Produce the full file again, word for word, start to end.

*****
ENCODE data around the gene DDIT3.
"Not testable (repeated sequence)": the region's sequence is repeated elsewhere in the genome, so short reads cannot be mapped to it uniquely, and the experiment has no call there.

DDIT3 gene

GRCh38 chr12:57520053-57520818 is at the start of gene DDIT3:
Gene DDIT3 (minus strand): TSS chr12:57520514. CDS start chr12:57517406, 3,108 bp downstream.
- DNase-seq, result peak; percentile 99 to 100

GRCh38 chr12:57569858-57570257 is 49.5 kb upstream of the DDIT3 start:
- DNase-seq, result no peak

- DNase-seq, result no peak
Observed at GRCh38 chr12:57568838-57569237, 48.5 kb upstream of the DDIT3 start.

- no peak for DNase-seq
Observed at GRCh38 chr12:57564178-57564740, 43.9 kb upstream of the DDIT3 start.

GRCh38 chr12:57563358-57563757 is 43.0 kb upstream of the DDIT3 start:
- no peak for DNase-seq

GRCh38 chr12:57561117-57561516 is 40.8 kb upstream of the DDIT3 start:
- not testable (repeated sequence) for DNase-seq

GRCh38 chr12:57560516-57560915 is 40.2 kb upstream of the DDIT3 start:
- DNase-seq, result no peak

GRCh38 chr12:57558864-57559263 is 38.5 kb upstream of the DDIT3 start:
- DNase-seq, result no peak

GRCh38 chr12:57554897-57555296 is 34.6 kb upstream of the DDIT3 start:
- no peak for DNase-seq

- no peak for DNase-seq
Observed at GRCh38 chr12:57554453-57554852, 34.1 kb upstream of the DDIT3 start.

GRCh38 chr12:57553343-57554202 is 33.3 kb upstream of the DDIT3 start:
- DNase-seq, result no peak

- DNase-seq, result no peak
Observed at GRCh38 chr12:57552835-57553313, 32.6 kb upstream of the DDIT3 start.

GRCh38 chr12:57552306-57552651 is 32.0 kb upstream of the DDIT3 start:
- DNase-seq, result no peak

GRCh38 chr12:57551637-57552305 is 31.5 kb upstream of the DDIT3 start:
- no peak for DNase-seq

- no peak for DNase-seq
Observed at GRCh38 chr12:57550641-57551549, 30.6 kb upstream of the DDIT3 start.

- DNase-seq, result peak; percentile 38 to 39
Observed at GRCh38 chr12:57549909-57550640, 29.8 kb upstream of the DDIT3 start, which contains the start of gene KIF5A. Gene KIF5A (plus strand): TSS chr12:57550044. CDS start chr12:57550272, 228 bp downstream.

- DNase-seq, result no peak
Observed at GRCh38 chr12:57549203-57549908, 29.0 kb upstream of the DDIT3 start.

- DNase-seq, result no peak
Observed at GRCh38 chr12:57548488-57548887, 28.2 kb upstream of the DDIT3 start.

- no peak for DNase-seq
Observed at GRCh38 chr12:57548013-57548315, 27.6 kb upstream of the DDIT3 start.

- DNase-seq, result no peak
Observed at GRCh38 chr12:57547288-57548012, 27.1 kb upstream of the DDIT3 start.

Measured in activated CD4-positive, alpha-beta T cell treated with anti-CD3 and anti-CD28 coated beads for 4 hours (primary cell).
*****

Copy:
ENCODE data around the gene DDIT3.
"Not testable (repeated sequence)": the region's sequence is repeated elsewhere in the genome, so short reads cannot be mapped to it uniquely, and the experiment has no call there.

DDIT3 gene

GRCh38 chr12:57520053-57520818 is at the start of gene DDIT3:
Gene DDIT3 (minus strand): TSS chr12:57520514. CDS start chr12:57517406, 3,108 bp downstream.
- DNase-seq, result peak; percentile 99 to 100

GRCh38 chr12:57569858-57570257 is 49.5 kb upstream of the DDIT3 start:
- DNase-seq, result no peak

- DNase-seq, result no peak
Observed at GRCh38 chr12:57568838-57569237, 48.5 kb upstream of the DDIT3 start.

- no peak for DNase-seq
Observed at GRCh38 chr12:57564178-57564740, 43.9 kb upstream of the DDIT3 start.

GRCh38 chr12:57563358-57563757 is 43.0 kb upstream of the DDIT3 start:
- no peak for DNase-seq

GRCh38 chr12:57561117-57561516 is 40.8 kb upstream of the DDIT3 start:
- not testable (repeated sequence) for DNase-seq

GRCh38 chr12:57560516-57560915 is 40.2 kb upstream of the DDIT3 start:
- DNase-seq, result no peak

GRCh38 chr12:57558864-57559263 is 38.5 kb upstream of the DDIT3 start:
- DNase-seq, result no peak

GRCh38 chr12:57554897-57555296 is 34.6 kb upstream of the DDIT3 start:
- no peak for DNase-seq

- no peak for DNase-seq
Observed at GRCh38 chr12:57554453-57554852, 34.1 kb upstream of the DDIT3 start.

GRCh38 chr12:57553343-57554202 is 33.3 kb upstream of the DDIT3 start:
- DNase-seq, result no peak

- DNase-seq, result no peak
Observed at GRCh38 chr12:57552835-57553313, 32.6 kb upstream of the DDIT3 start.

GRCh38 chr12:57552306-57552651 is 32.0 kb upstream of the DDIT3 start:
- DNase-seq, result no peak

GRCh38 chr12:57551637-57552305 is 31.5 kb upstream of the DDIT3 start:
- no peak for DNase-seq

- no peak for DNase-seq
Observed at GRCh38 chr12:57550641-57551549, 30.6 kb upstream of the DDIT3 start.

- DNase-seq, result peak; percentile 38 to 39
Observed at GRCh38 chr12:57549909-57550640, 29.8 kb upstream of the DDIT3 start, which contains the start of gene KIF5A. Gene KIF5A (plus strand): TSS chr12:57550044. CDS start chr12:57550272, 228 bp downstream.

- DNase-seq, result no peak
Observed at GRCh38 chr12:57549203-57549908, 29.0 kb upstream of the DDIT3 start.

- DNase-seq, result no peak
Observed at GRCh38 chr12:57548488-57548887, 28.2 kb upstream of the DDIT3 start.

- no peak for DNase-seq
Observed at GRCh38 chr12:57548013-57548315, 27.6 kb upstream of the DDIT3 start.

- DNase-seq, result no peak
Observed at GRCh38 chr12:57547288-57548012, 27.1 kb upstream of the DDIT3 start.

Measured in activated CD4-positive, alpha-beta T cell treated with anti-CD3 and anti-CD28 coated beads for 4 hours (primary cell).